The Mexico Project opened in 1998. Requests for an international presence had initially been received from organizations in Chiapas following the Zapatista uprising in 1994, but PBI began work in the states of Oaxaca and Guerrero, where the presence of international organizations was much more limited. In Guerrero, we first accompanied “The Voice for Those Without a Voice” Human Rights Committee, which had launched the conversation on human rights issues in Mexico. Since then, we have accompanied numerous organizations in Guerrero and several organizations in Oaxaca and Mexico City.

PBI has received requests for accompaniment from human rights defenders in various states of the republic since the organization arrived in Mexico. However, it was in 2009 with the outbreak of violence in the country – especially in relation to the “war against drug trafficking” - that organizations from more states began to request the assistance of PBI, asking for international presence and accompaniment. After a careful analysis was carried out in 2012, PBI decided to open a permanent team of volunteers to accompany organizations in the northern border states of Chihuahua and Coahuila.

The conflicts in Mexico are complex and long lasting, and there are profound social and regional inequalities. Many of these conflicts are due to disputes over land and natural resources, often involving multinational companies and state-sponsored businesses. Over the last few years we have been following cases before the Inter-American Court of Human Rights (IACHR), including those of Inés Fernández Ortega and Valentina Rosendo Cantú, indigenous Me`phaa women who were raped and tortured by Mexican soldiers in 2002. Before the courts it was argued that these women’s cases demonstrated endemic problems in Mexico, such as the lack of access to justice for female victims of violence, abuses due to the lack of public control over the Mexican army and the systematic persecution of those who organise themselves to defend indigenous rights.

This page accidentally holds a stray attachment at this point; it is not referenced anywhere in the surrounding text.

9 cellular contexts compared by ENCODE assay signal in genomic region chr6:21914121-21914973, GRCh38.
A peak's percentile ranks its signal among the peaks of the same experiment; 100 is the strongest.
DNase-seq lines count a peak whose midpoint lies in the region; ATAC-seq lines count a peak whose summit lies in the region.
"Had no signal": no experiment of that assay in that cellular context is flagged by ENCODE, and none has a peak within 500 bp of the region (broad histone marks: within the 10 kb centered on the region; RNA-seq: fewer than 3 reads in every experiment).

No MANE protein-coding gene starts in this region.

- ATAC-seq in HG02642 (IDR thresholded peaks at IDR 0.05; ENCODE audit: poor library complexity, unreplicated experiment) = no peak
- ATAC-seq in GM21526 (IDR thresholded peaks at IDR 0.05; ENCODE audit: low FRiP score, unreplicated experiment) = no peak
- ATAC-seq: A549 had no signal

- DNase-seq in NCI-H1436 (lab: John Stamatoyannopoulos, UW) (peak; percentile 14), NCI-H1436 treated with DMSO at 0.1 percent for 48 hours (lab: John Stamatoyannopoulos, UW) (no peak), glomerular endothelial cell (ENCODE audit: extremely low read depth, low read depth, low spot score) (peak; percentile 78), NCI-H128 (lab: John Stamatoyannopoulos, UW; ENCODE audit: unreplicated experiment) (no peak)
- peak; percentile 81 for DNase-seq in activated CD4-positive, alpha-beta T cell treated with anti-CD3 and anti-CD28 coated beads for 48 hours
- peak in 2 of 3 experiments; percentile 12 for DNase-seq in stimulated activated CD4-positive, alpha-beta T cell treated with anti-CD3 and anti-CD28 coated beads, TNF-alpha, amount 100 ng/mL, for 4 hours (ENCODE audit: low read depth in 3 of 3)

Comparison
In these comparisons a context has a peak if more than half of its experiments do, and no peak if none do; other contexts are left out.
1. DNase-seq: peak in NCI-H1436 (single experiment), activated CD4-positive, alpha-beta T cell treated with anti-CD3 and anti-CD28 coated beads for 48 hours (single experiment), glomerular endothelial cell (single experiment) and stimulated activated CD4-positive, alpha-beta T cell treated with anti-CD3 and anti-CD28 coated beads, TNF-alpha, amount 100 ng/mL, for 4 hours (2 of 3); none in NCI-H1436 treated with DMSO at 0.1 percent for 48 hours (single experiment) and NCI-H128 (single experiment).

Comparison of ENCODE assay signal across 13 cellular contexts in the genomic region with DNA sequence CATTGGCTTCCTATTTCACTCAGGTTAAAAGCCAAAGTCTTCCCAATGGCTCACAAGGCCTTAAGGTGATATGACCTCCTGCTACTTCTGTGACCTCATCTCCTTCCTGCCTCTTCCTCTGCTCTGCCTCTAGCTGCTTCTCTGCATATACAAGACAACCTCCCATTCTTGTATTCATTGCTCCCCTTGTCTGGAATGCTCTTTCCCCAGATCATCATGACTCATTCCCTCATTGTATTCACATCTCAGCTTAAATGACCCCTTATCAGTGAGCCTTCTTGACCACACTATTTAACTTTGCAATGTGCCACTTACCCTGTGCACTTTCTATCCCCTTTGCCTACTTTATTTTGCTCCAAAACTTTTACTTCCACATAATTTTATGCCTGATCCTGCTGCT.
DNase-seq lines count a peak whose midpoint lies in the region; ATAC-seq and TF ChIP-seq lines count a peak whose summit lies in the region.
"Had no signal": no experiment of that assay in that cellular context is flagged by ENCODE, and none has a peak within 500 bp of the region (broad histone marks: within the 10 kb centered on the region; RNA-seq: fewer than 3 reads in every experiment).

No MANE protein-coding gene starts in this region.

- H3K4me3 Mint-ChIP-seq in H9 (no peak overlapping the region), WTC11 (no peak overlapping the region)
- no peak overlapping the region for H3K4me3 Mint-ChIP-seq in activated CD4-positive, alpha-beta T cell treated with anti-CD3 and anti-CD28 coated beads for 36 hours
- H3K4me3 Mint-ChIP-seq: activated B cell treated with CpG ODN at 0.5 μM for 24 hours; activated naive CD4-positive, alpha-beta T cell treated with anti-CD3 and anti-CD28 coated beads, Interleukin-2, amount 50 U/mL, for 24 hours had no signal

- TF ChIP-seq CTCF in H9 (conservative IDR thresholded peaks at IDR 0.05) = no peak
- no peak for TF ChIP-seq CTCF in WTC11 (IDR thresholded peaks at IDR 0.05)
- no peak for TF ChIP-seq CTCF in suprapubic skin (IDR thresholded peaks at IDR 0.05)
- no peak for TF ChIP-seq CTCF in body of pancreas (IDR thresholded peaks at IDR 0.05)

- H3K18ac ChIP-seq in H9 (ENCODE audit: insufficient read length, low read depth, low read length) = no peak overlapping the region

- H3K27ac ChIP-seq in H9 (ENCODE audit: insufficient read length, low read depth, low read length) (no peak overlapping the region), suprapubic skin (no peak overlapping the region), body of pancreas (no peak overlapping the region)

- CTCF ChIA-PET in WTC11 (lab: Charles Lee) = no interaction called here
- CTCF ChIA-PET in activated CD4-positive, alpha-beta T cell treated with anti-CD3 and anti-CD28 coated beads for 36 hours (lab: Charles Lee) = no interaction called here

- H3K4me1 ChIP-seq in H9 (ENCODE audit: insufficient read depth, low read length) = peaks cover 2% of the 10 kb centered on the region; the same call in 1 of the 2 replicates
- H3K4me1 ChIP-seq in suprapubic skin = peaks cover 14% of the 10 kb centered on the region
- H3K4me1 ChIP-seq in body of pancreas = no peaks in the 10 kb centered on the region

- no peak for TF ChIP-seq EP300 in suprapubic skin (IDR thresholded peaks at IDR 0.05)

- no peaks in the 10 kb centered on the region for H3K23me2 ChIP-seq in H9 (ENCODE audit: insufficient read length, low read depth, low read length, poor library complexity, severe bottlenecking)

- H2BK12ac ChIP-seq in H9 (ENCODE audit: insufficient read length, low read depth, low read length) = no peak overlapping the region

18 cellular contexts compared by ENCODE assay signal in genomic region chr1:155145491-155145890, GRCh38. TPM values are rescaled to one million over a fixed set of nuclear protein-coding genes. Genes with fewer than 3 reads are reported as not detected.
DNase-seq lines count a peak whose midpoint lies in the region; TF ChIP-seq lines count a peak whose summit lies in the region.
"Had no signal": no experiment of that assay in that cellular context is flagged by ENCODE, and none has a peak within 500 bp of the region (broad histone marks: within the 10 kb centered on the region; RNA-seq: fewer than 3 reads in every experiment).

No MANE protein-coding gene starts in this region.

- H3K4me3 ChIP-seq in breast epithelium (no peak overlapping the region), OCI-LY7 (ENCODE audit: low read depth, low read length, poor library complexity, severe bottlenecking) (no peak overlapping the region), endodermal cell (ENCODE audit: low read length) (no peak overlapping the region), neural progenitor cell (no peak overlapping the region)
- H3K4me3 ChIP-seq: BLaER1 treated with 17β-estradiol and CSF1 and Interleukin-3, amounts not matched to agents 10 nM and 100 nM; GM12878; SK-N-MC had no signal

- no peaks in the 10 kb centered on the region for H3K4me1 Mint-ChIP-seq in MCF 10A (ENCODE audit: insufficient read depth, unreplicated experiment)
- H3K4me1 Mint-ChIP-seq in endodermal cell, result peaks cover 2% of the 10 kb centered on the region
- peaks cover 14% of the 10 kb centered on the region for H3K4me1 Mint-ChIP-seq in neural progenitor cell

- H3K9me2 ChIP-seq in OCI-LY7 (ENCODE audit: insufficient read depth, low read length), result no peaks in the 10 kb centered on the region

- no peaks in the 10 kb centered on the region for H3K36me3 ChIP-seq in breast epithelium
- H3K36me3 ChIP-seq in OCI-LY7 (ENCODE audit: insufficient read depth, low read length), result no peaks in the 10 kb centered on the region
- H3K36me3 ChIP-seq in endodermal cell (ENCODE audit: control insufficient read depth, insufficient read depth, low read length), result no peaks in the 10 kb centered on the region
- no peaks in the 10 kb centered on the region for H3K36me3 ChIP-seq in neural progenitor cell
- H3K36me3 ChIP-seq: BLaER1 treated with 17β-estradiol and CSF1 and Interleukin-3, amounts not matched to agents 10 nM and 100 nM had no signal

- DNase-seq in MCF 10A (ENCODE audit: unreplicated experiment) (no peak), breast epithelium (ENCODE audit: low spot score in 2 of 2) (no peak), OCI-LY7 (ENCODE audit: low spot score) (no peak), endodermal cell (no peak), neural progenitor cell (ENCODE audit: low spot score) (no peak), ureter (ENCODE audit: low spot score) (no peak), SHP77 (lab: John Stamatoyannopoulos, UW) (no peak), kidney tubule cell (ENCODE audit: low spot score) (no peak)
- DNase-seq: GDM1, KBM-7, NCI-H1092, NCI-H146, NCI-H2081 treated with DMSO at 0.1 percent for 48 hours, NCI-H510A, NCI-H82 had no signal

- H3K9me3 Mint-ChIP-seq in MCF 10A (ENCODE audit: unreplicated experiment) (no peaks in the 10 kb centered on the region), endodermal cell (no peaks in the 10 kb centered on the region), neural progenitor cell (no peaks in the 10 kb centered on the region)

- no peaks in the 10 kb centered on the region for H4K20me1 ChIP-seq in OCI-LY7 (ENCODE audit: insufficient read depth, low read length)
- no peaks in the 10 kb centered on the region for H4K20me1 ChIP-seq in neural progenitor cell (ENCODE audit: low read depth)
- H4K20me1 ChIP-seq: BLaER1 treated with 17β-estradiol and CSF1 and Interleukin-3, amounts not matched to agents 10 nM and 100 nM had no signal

In late 2017, PBI and nine other organizations combined efforts to form an International Observatory in Mexico, partly in response to the Internal Security Law passed by Mexico's Senate, which dangerously increases the role and authorities of armed forces in civil matters.

The Mexico project has 13 volunteers accompanying human rights organizations in Guerrero and Oaxaca, as well as a field team and office in Chihuahua and a coordination office in Mexico City.

Visit the Mexico Project's website

See news and articles related to Mexico

Who We Protect in Mexico

In Mexico City

In Mexico City, PBI maintains continuous dialogue with federal and state authorities located in the Federal District, as well as with the diplomatic corps, the UN Office of the High Commissioner for Human Rights, and the Delegation of the European Commission. PBI also meets with governmental and non-governmental delegations that visit Mexico who have a specific interest in gaining a better understanding of the human rights situation in Mexico from the perspective of PBI's international accompaniment work.

Emiliana, Alejandro, and Francisco Cerezo Contreras, members of the Cerezo Committee

Following the detention of their three brothers Alejandro, Hector and Antonio in August 2001, Francisco and Emiliana Cerezo began to fight for their freedom and soon became victims of harassment and threats. PBI began to accompany Emiliana, Francisco, and Alejandro Cerezo Contreras, members of the Cerezo Committee in February 2002 at the request of the Mexican League for the Defense of Human Rights (Limeddh). The Cerezo Committee continues to work on behalf of other political prisoners in Mexico.